Employment Records

All employers in Singapore are required to maintain detailed employment records of employees covered by the Employment Act in soft or hard copy, including handwritten records. Records must be retained for the past two years for current employees and the last two years (including one year after leaving employment) for ex-employees. Details on what to record can be found here.

Termination

Either the employee or the employer can end an employment relationship by terminating the contract of service. Termination may happen because:

  • The employee resigns;
  • The employer dismisses the employee; or
  • The contract terms have expired, such as when a project or contract period is completed.

Both parties must follow the terms and conditions for termination as stated in the contract of service. If this procedure is not prescribed, the provisions of the EA should be applied.

Here are the basic EA requirements for a termination:

  • Employees must give their employer advance notice in writing. They may also use their annual leave to offset the notice period.
  • If an employee decides to terminate without notice, he or she will have to pay compensation in lieu of notice.
  • The employer is not required to give a reason for termination, as long as due notice has been given.
  • If termination is due to misconduct, the employer must hold an inquiry before taking any disciplinary action. If the employee believes that he or she has been wrongfully dismissed, a wrongful dismissal claim may be filed at the Tripartite Alliance for Dispute Management (TADM).

The length of notice period must be the same for the employer and employee. If the employment contract does not specify this period, it will depend on the length of service as follows.

Length of service

Notice period

Less than 26 weeks

1 day

26 weeks to less than 2 years

1 week

2 years to less than 5 years

2 weeks

5 years or more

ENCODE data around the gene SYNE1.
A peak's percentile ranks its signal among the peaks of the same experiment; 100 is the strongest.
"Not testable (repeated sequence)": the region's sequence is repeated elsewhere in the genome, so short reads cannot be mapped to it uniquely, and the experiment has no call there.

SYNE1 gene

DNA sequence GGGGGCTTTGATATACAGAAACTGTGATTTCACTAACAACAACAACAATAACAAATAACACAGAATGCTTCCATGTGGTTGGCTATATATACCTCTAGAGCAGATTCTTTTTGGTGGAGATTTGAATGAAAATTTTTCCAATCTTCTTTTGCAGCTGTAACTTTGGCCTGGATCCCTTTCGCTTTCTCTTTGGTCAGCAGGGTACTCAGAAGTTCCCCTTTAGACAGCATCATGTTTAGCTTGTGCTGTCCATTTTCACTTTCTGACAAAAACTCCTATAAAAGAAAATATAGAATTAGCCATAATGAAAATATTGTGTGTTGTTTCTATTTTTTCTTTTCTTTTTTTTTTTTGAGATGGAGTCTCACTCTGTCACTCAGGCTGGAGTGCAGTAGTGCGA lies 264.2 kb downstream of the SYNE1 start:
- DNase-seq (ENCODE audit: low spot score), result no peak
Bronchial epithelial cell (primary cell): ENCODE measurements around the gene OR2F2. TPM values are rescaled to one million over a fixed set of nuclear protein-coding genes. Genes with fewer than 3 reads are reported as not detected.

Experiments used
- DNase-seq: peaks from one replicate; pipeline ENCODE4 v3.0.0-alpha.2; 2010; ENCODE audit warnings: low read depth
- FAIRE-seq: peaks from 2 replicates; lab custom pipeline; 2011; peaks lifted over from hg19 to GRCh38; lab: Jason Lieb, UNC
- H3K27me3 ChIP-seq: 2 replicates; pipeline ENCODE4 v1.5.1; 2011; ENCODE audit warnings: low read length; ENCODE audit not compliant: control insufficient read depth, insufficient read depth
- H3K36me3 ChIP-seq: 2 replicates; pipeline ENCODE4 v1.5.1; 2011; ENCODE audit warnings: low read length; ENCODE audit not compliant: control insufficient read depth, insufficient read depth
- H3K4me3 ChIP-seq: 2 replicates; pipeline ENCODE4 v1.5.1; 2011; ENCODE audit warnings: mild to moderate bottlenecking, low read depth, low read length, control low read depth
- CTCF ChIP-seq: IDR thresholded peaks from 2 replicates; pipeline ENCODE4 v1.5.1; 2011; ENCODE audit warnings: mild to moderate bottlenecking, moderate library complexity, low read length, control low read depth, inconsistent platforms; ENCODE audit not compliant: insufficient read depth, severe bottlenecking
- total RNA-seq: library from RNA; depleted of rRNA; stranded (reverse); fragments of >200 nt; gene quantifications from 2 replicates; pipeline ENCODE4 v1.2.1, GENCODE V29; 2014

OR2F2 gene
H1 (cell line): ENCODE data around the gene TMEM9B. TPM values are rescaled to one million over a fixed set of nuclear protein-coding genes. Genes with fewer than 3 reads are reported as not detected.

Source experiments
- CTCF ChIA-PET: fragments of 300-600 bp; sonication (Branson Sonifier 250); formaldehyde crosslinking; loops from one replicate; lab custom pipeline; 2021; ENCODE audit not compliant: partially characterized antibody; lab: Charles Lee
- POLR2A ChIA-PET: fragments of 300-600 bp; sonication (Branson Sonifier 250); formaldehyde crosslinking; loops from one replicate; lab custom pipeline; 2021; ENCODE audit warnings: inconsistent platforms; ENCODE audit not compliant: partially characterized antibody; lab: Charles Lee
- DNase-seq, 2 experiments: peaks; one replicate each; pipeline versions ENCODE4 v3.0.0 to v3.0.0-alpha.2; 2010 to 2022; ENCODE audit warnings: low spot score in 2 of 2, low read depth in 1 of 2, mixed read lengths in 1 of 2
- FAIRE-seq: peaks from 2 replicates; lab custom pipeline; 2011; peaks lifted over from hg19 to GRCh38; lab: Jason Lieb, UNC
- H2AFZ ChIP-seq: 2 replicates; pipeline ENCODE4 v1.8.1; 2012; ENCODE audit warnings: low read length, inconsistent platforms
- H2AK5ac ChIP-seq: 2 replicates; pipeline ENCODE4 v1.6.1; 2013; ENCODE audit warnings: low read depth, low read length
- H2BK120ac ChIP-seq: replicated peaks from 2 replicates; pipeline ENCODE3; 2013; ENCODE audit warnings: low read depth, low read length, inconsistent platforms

4 weeks

Penalties

One of the mechanisms Singapore authorities use to protect employees’ rights under the law is penalties imposed for employer misconduct. A company’s failure to comply with the provisions of the Act may lead to a fine of S$5,000 or imprisonment for 6 months for the managers found guilty, or both, for each violation. For a subsequent offense, the penalty rises to as much as $10,000 or imprisonment up to a year, or both.

Compliance Strategy for Employers

Here are some simple compliance strategies you may consider for your Singapore business:

1. Hire an HR Manager

Human Resource (HR) management is a strategic approach to the effective management of people in your company as well as to legal compliance. HR will be responsible for overseeing the design of employee benefits; employee recruitment, training and development; performance appraisals and reward management; along with managing pay and benefit systems. HR also will deal with organisational change and industrial relations, or the balancing of organisational practices with requirements arising from laws.

2. Use Standard Contracts and Templates

A simple and effective way for your firm to achieve a best-practices model in employment relations is to use high-quality drafts of basic employment documents, such as an Offer Letter, Employment Contract, Employment Records, and, a Notice of Termination. Each of these documents, properly created, provides the best protection for the employer-employee relationship.

3. Use an Outsourced Firm

Another reasonable option for assuring your company’s compliance is engaging an outsourced firm to conduct a periodic employment relations compliance audit, prepare the necessary labour documents you will need, and prevent your firm from incurring any penalties.

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Conclusions

Employment laws were put in place to protect workers from mistreatment by their employers. Today, an additional task of these regulations is to ensure flexibility for firms in the course of their business and employment activities.

Singapore's main law in this area, the Employment Act, offers solutions for both of these goals. Consequently, the country has long been recognised as one of the best places for business, thanks in part to its bureaucracy-free and business-friendly labour laws.

We hope this article has helped you understand the most important labour regulations necessary for running your Singapore company. If you need help, please contact our HR experts and they will be glad to assist.

Eddy and Hannah